When it was time to speak with our parents about the transition from driving, my sister, two brothers and I began the conversation with each other by email. We agreed that transportation was only one part of the services necessary for our parents to live as independently as they wished. We decided to divide the communication according to our abilities, and we worked by consensus over many months.
We agreed, in advance, that our goal and hope was to be a support for our parents as they grow older. To that end, we needed to learn their wishes so we could help them on their own terms. We had no preconceived ideas about what was best for them, and we love and respect them far too much to presume to know their needs and desires better than they. We did have clear ideas about safety, and we anticipated that we would need to stand firm and together on that part. We understood we would need to have many conversations over many months, and we agreed that some of us would have one conversation, and others would have another.
We distinctly opted to avoid an “encounter” situation. Maybe we would have done this eventually, if our parents had not been reasonable. But they were paragons of reason. I’m not saying this was easy for them. I don’t think it is easy for anybody. I’m saying that they were willing to have the conversations, and together, we had a successful dialog, instead of a confrontation. Our family experience really resonates with Liberty Mutual’s national survey, which found that an overwhelming majority of seniors are much more open to having a conversation about their driving than their children think. The survey found that 94 percent of seniors would not be embarrassed discussing the topic, and 80 percent said that such a conversation would not make them uncomfortable. Ninety-two percent of the seniors said their children “have a right” to raise the issue with them.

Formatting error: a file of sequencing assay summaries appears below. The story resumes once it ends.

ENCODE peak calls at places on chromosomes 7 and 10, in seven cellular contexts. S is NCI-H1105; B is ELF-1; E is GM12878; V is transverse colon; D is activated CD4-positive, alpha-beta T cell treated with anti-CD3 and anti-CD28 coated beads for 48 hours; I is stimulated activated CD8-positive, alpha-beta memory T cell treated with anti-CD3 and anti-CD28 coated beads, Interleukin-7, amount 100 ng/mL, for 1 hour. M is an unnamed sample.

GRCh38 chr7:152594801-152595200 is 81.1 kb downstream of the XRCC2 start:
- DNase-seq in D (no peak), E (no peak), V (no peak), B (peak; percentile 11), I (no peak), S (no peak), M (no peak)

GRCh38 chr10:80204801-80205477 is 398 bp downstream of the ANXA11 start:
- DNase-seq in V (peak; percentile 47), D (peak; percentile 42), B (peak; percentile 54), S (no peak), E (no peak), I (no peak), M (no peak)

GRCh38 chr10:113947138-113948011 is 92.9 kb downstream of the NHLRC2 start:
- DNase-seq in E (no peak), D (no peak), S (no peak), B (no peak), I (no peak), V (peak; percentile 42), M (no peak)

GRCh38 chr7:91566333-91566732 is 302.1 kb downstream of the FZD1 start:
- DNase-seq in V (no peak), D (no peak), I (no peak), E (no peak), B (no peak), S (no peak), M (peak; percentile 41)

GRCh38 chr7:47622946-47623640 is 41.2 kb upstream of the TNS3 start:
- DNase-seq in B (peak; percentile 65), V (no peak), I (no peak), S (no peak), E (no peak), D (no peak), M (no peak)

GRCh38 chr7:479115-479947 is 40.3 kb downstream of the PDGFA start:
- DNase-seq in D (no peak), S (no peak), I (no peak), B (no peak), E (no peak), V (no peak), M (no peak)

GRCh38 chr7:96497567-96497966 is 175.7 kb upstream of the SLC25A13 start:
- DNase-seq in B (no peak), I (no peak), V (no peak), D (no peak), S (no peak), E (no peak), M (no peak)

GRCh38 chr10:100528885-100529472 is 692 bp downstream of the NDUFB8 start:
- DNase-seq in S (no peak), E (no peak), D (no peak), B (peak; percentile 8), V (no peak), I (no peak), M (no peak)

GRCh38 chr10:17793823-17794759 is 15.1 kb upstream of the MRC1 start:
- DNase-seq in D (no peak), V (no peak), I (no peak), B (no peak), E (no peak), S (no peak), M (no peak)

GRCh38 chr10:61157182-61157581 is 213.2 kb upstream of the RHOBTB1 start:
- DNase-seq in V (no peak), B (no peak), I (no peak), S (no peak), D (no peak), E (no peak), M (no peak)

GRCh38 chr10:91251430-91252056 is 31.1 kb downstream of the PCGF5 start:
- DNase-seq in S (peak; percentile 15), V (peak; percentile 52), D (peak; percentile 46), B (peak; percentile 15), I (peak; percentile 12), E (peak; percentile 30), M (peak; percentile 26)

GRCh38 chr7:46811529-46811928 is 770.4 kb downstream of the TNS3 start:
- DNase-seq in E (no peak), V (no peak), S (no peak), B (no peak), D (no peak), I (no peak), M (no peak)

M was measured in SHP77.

In our family, I started the conversation with my mother. I waited until we were together, and since we live several states apart, that took awhile. I spoke for all the adult children, and I said, “We love you. We want to be sure you and Dad have everything you need to live exactly as you choose. To support your wishes, we need to know more about your needs.”
My mother was half perplexed, and half ready to assure me that she was in control of everything and needed nothing. So I listened and said, “Well, what if the time comes when we need to help you? How will we know what you want?”
“I’ll tell you when the time comes,” she said.
In my family we always say, “God forbid,” before something bad that might happen.
I said, “God forbid, you have a stroke and cannot speak. How will we know what you want or need?”
“I see,” she said.
“I’m assuming you want to stay here, in your own home,” I said.
“Yes, of course,” she said. “Moving out of this house is out of the question.”
“OK, I said, “then that is what we want for you. How do we help you to do that?”
That is as far as we got in that conversation, but it was enough to get started.
Soon, other siblings had conversations with Mom, and she in turn, had many conversations with Dad. Our talks continued for half a year, slowly, lovingly, gently, steadily, respectfully. My brother in the insurance business talked with them about how they might activate their long term care policy, when the time comes, and how they might choose a personal care assistant. My sister, a healthcare professional, asked them for a list of their doctors, with contact information, and about medications they need. My step-brother, an experienced business man and a good negotiator, volunteered to have the conversation about driving with our Dad, who is actually my step-father. He waited for a time when our parents were visiting his home, when he could be alone with his father.
When he emailed us that they had a good conversation, we were all surprised and happy. This was the conversation we were all dreading. My step-brother reported that our father said his driving was just fine. My step-brother did not argue with him but asked Dad if he would agree that he would not be driving forever, and that driving until he crashed was not an option. Dad agreed. My brother asked him if he thought he would need to stop within the next 5 years. (He would be 98 then.) Dad agreed that was likely. Then, my brother concluded, we needed a plan for when that day arrived.
My part of the conversation was senior transportation, and we worked on it, as I hoped we would, while they were both still driving.
To be continued…